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Meet Hyacinth Lee, Clinical Research Center Nurse Manager

In this Q&A, Hyacinth Lee discusses her work at the ITHS Clinical Research Center and why she enjoys working in research.

Meet Hyacinth Lee, Clinical Research Center Nurse Manager

Tell us about your role at ITHS.
I oversee the Institute of Translational Health Sciences’ Clinical Research Center (CRC) and the Inpatient Research Activity Support program. The role includes working with researchers in protocol implementation on the CRC and ensuring their studies are Institutional Review Board-approved and feasible.

Where were you before coming to ITHS?
I oversaw a disease management program and a research group at Johns Hopkins in Baltimore, Maryland. I also worked with various research teams as a research coordinator or a research assistant.

Have you always worked in research?
No, my first job was working as a clinical nurse in a cardiac intensive care unit. I have been a nurse for over 20 years. For the last 15 years, I’ve been involved with research. Before coming to ITHS, I did more community nursing research.

Why did you move into research roles?
I went back for my graduate program because I realized that there were other ways to practice nursing through teaching or doing research. What drew me to research was being able to help communities get healthier and receive treatment that was not available before. Being able to improve overall health through research excited me.

What services does CRC offer to investigators?
The CRC offers investigators the facility and staff they need to conduct clinical studies. The facility has inpatient and outpatient beds, a CLIA-certified lab, and research equipment. Our research staff provides clinical services that study teams may need, such as blood draws, placement of IVs, EKG testing, drug administration and clinical monitoring.

Because we are located in the UW Medical Center, investigators have immediate access to emergency care within the hospital if needed, which helps ensure the safe conduct of their studies.

Are the CRC nurses specialized in research?
Many of our nurses have been doing research nursing here for 20-plus years. Our nurses really enjoy working in research and being able to help with the advancement of science. Their longevity in the roles has allowed them to establish strong relationships with principal investigators and research coordinators who engage in clinical and translational research.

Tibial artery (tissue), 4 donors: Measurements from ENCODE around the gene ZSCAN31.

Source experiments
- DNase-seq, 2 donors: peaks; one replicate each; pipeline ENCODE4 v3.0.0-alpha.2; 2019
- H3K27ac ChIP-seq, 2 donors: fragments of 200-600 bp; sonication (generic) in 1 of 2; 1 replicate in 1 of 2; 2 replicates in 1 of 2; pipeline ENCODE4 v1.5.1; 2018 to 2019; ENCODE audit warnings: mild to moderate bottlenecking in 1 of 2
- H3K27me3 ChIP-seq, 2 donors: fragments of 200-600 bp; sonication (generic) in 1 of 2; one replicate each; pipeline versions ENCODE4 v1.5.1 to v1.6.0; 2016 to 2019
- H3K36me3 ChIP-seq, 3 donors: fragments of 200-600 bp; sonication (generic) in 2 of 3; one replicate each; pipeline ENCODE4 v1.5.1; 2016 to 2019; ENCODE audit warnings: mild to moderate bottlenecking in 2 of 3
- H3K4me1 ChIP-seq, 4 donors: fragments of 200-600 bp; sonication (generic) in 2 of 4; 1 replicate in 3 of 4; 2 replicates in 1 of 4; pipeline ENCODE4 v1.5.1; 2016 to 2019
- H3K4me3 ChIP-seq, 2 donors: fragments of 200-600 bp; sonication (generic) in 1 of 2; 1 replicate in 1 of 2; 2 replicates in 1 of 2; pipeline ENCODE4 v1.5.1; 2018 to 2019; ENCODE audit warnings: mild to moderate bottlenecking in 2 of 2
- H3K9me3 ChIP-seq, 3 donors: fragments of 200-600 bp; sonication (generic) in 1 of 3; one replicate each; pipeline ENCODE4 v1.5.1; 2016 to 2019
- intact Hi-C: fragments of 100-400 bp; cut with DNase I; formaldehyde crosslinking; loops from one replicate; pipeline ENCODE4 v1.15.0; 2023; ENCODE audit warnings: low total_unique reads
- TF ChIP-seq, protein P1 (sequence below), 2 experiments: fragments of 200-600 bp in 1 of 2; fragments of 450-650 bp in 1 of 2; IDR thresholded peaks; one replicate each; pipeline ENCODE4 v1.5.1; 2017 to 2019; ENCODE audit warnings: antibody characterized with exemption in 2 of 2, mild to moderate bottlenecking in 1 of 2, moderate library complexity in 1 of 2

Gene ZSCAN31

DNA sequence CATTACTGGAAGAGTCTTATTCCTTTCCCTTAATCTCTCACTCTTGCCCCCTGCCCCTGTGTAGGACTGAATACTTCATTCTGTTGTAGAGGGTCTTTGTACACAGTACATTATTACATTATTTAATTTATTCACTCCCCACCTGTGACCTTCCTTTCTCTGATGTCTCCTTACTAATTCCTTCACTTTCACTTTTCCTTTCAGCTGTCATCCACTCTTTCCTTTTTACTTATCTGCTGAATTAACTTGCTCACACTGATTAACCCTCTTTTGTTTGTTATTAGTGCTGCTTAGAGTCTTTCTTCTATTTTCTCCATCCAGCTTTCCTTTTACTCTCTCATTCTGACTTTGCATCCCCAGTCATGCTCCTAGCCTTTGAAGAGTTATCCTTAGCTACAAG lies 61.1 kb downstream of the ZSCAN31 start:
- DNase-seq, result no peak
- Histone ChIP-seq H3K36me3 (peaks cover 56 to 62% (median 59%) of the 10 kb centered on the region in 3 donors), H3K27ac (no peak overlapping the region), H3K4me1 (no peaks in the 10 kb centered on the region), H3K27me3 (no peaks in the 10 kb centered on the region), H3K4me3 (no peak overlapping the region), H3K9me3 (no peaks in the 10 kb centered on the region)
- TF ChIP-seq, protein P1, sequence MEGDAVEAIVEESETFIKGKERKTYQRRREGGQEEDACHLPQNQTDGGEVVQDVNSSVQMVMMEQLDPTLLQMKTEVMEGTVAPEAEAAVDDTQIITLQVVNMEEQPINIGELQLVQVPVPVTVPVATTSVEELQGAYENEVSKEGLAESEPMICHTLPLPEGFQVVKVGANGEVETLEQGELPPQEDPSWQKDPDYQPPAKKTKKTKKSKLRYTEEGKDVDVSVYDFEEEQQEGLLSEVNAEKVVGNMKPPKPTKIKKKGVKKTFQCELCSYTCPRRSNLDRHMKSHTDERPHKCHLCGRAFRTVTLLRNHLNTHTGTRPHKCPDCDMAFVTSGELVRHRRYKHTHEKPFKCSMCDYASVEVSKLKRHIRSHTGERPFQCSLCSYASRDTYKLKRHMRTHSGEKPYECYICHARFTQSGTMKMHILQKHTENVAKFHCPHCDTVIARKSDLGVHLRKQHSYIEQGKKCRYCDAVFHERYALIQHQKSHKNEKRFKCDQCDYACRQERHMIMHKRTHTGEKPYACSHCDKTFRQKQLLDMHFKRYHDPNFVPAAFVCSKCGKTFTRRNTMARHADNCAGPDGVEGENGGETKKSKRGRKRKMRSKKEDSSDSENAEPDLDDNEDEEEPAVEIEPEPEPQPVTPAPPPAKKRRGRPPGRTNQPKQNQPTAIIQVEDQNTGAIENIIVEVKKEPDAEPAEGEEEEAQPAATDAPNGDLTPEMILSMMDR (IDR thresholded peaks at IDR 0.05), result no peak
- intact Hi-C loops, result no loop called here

What kinds of studies has CRC supported in the past?
The CRC has supported a wide range of studies, from studies on male contraception to cystic fibrosis to looking at epigenetic differences related to depression in twins. The CRC is currently conducting a Phase 3 study on vaccine immunotherapy in breast cancer treatment.

The CRC will be implementing a new cost model this spring. What’s new?
We are moving away from task-based invoicing to hourly rates. This simplification of the cost model will make it easier for investigators to develop their research budgets involving the CRC. The new model will also make it easier to reconcile monthly invoices for CRC services. We’ve received good feedback on the simplification of this model during testing and are looking forward to rolling it out to everyone.

What gets you excited to come into work every day?
I enjoy the staff. When I see them busy and working with patients and research teams, it definitely makes me happy. Reviewing the new protocols is also fascinating as I learn a lot every time one comes through. That learning is one of the great things about the many different facets of nursing.

How can researchers learn more or register a study with the CRC?
The best way is to complete the Contact Us/Request Services form on the Clinical Research Center page on